A crucial and limiting factor in data reuse is the lack of accurate, structured, and complete descriptions of data, known as metadata. Towards improving the quantity and quality of metadata, we propose a novel metadata prediction framework to learn associations from existing metadata that can be used to predict metadata values. We evaluate our framework in the context of experimental metadata from the Gene Expression Omnibus (GEO). We applied four rule mining algorithms to the most common structured metadata elements (sample type, molecular type, platform, label type and organism) from over 1.3million GEO records. We examined the quality of well supported rules from each algorithm and visualized the dependencies among metadata elements. Finally, we evaluated the performance of the algorithms in terms of accuracy, precision, recall, and F-measure. We found that PART is the best algorithm outperforming Apriori, Predictive Apriori, and Decision Table. All algorithms perform significantly better in predicting class values than the majority vote classifier. We found that the performance of the algorithms is related to the dimensionality of the GEO elements. The average performance of all algorithm increases due of the decreasing of dimensionality of the unique values of these elements (2697 platforms, 537 organisms, 454 labels, 9 molecules, and 5 types). Our work suggests that experimental metadata such as present in GEO can be accurately predicted using rule mining algorithms. Our work has implications for both prospective and retrospective augmentation of metadata quality, which are geared towards making data easier to find and reuse. The Authors.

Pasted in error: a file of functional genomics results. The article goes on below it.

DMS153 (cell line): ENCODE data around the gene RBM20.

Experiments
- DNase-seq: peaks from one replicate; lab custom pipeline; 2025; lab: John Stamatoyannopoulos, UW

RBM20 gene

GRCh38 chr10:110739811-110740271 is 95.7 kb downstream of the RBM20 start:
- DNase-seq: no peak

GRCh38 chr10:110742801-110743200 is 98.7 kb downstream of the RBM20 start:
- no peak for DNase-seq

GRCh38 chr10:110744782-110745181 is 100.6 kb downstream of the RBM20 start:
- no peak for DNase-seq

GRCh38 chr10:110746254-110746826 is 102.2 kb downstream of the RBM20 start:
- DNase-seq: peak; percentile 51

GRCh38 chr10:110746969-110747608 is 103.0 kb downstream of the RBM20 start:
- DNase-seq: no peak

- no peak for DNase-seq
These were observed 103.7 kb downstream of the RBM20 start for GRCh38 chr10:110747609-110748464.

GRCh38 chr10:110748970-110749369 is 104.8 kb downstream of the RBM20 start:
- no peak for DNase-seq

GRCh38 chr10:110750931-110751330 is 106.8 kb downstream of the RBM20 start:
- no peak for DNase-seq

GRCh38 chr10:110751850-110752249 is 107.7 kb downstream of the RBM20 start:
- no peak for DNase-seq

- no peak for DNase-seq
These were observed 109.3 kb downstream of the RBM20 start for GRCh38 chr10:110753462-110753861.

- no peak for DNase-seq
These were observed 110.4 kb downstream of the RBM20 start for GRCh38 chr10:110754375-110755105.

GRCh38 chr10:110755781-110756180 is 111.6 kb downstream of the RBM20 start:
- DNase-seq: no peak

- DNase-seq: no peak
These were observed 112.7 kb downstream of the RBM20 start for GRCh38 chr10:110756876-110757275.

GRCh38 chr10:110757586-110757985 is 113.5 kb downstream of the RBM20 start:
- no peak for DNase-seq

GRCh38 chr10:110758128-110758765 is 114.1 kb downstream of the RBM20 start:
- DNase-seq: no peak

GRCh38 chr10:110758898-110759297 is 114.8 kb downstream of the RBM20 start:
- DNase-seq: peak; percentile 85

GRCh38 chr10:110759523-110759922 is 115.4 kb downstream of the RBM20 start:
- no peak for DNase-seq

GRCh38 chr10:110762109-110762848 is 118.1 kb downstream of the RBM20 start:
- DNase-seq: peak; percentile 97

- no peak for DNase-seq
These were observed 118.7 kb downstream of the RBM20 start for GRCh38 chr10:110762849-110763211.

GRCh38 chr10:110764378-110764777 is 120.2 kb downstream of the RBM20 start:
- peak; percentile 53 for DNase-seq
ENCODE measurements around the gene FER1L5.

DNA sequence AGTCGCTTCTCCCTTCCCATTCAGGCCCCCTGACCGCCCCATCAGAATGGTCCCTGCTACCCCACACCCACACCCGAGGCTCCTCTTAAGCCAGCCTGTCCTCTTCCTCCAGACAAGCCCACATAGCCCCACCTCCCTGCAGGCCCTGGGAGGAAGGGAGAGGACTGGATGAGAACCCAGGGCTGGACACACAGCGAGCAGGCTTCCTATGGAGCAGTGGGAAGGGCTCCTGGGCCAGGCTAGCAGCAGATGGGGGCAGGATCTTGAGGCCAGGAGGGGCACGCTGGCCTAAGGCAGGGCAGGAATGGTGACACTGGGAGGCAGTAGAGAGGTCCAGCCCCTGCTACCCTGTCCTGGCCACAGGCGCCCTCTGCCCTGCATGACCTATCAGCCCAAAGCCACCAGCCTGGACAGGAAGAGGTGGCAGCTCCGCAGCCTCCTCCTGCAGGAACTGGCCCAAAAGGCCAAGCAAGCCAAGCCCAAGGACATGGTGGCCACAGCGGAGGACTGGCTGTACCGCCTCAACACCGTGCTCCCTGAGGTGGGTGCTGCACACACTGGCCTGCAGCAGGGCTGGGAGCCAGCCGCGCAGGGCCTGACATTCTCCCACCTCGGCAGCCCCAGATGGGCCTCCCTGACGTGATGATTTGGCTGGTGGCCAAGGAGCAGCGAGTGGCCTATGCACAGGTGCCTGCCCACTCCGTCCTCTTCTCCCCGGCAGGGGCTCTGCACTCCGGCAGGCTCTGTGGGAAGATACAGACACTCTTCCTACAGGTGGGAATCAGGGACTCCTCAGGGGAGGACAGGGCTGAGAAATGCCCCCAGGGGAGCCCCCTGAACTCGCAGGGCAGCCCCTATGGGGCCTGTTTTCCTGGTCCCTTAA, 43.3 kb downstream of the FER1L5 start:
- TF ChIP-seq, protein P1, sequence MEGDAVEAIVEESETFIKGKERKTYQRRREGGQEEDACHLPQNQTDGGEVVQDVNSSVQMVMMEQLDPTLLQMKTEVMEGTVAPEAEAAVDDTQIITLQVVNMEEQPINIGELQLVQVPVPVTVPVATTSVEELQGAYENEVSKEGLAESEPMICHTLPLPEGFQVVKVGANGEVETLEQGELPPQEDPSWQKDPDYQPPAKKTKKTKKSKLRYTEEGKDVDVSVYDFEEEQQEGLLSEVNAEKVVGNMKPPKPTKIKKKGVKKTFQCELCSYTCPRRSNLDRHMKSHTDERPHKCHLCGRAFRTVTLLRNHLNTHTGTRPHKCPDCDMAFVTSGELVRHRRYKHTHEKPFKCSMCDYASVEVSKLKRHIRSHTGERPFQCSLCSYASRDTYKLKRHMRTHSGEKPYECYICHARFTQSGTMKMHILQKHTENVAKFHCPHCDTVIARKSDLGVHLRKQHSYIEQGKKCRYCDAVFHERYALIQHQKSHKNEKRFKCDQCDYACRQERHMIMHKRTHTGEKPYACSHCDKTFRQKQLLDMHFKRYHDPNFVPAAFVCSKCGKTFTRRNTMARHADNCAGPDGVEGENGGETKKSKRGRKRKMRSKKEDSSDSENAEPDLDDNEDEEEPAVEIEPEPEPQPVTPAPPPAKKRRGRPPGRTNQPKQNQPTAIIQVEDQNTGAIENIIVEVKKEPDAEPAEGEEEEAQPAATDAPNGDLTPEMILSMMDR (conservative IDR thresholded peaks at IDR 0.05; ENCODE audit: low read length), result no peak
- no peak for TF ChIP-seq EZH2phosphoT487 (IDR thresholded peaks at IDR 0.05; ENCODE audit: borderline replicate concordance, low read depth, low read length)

- Data mining